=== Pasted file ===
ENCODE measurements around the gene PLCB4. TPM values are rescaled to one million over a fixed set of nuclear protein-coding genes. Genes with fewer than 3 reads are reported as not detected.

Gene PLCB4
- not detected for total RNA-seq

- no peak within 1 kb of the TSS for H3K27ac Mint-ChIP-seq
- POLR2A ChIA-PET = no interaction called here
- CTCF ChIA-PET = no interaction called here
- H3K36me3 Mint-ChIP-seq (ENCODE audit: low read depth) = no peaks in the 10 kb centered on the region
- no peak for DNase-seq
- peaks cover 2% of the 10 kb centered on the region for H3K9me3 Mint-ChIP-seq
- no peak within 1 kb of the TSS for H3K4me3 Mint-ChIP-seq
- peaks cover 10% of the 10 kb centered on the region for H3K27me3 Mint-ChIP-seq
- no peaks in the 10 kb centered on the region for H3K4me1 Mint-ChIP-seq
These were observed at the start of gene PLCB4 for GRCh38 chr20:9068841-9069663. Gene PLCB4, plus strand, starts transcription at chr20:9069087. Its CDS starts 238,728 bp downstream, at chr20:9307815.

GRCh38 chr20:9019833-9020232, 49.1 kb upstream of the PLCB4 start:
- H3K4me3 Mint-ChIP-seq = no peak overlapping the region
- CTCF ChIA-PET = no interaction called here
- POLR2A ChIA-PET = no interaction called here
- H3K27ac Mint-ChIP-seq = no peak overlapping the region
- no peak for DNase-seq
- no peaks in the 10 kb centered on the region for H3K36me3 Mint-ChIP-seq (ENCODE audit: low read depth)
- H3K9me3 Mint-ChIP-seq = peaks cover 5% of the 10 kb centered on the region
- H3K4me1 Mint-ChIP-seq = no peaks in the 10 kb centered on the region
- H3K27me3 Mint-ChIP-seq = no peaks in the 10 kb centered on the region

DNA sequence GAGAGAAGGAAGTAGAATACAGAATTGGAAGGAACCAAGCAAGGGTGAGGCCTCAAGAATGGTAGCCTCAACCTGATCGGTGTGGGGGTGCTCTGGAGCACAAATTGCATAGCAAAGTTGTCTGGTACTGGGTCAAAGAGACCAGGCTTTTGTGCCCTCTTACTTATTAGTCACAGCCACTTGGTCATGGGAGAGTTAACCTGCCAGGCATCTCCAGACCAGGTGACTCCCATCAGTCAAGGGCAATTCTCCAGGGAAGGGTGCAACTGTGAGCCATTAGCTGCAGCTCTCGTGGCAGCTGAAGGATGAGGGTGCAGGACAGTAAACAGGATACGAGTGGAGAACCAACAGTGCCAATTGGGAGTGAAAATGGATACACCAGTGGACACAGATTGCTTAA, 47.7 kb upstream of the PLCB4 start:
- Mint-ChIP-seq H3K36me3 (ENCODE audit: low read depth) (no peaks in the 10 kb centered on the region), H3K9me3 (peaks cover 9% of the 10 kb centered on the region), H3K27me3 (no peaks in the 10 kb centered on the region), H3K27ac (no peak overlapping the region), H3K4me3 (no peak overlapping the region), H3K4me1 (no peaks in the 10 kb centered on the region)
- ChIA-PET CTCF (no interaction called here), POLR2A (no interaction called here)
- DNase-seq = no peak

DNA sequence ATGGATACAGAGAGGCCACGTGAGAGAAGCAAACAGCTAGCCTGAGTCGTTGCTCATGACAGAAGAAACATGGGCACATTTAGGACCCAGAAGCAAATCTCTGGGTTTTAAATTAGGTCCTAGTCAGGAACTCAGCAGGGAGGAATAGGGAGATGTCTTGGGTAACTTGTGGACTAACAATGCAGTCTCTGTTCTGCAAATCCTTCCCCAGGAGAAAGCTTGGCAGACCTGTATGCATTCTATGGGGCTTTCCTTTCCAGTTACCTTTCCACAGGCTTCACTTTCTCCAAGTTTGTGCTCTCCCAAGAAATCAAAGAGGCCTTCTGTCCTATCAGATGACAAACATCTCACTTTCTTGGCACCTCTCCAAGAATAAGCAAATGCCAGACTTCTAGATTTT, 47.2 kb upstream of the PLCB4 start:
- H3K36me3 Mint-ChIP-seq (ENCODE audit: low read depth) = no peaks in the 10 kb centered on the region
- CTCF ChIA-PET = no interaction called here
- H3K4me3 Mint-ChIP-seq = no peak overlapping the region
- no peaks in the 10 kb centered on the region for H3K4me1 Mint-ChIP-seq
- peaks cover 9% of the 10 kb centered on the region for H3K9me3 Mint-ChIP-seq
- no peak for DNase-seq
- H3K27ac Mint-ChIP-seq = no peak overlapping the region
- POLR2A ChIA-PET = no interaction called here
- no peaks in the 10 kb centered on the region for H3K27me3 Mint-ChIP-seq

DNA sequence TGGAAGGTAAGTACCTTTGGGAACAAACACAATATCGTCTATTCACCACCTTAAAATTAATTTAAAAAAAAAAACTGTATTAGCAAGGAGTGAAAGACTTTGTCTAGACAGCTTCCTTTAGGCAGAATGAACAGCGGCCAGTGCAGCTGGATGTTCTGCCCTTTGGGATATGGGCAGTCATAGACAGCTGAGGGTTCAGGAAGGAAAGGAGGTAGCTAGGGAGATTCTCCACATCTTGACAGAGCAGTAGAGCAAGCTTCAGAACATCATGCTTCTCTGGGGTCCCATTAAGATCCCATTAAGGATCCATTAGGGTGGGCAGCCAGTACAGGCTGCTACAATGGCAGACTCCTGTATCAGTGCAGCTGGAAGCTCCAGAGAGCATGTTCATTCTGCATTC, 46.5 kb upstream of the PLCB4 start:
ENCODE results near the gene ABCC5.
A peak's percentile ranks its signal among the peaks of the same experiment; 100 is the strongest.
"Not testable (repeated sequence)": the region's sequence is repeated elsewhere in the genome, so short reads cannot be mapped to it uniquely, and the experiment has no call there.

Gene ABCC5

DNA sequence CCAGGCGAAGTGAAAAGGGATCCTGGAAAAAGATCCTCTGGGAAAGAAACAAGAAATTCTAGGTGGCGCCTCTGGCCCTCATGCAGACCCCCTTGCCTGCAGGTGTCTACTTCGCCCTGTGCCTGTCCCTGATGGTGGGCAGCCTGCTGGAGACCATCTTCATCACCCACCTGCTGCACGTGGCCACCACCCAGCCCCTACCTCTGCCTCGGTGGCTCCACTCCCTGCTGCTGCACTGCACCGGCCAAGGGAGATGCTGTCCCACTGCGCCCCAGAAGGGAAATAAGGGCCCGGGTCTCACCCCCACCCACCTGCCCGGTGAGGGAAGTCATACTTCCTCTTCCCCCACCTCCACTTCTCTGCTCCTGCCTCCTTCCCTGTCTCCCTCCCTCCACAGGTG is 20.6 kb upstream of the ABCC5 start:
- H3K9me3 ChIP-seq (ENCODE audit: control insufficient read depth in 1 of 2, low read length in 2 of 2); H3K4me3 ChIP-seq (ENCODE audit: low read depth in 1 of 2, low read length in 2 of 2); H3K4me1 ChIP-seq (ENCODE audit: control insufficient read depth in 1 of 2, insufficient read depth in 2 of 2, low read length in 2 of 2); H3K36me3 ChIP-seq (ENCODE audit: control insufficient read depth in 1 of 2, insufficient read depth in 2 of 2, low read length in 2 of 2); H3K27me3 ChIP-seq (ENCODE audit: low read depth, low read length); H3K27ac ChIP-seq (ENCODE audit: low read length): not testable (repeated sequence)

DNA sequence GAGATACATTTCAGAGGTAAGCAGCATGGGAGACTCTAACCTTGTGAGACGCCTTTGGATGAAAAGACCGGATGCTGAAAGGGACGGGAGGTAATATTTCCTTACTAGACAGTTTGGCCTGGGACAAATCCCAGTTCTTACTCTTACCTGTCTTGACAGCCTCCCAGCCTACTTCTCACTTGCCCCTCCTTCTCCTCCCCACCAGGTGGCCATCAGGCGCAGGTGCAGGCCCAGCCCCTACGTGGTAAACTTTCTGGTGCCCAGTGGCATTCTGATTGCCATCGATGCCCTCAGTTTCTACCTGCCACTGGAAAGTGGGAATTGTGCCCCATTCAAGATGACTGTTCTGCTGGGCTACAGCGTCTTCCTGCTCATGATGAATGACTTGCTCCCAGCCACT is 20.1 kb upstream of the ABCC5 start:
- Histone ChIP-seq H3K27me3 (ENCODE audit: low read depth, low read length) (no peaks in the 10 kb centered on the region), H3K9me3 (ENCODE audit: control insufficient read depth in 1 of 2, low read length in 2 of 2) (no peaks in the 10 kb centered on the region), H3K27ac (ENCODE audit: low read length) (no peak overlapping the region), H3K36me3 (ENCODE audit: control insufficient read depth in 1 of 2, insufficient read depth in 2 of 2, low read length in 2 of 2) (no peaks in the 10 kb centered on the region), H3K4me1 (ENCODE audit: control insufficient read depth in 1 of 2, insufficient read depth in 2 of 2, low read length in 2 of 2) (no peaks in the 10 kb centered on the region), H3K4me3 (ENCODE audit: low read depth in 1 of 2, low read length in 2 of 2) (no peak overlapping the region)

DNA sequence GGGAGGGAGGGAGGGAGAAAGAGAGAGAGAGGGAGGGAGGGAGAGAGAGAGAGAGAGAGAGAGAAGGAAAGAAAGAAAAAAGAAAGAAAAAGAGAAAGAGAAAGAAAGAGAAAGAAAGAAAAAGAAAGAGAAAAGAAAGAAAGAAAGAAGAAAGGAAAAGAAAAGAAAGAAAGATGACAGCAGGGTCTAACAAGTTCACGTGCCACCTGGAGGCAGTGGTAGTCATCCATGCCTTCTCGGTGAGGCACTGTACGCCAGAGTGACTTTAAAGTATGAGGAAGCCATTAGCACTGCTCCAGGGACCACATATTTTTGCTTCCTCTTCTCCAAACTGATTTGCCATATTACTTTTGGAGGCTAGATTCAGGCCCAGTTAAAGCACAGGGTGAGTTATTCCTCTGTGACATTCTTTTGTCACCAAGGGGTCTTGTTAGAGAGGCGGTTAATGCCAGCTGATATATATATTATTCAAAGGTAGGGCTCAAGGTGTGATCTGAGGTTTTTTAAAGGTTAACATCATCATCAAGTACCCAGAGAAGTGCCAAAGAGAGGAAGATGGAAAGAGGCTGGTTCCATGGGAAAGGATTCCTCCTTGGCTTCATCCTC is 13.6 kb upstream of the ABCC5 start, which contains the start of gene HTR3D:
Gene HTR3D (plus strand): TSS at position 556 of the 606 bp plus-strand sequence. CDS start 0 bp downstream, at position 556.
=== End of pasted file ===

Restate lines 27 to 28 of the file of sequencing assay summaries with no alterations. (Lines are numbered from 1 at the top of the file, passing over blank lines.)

- DNase-seq = no peak

DNA sequence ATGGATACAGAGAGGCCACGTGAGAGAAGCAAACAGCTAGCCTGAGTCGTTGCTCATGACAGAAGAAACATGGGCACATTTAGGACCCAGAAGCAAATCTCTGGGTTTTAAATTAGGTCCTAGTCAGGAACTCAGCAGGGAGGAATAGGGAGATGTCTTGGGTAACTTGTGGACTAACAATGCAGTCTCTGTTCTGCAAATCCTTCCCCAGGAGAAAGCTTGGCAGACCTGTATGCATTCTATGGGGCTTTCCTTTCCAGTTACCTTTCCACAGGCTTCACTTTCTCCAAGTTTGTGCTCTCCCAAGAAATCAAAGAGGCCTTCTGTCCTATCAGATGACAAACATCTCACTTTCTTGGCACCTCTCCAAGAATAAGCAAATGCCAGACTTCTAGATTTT, 47.2 kb upstream of the PLCB4 start: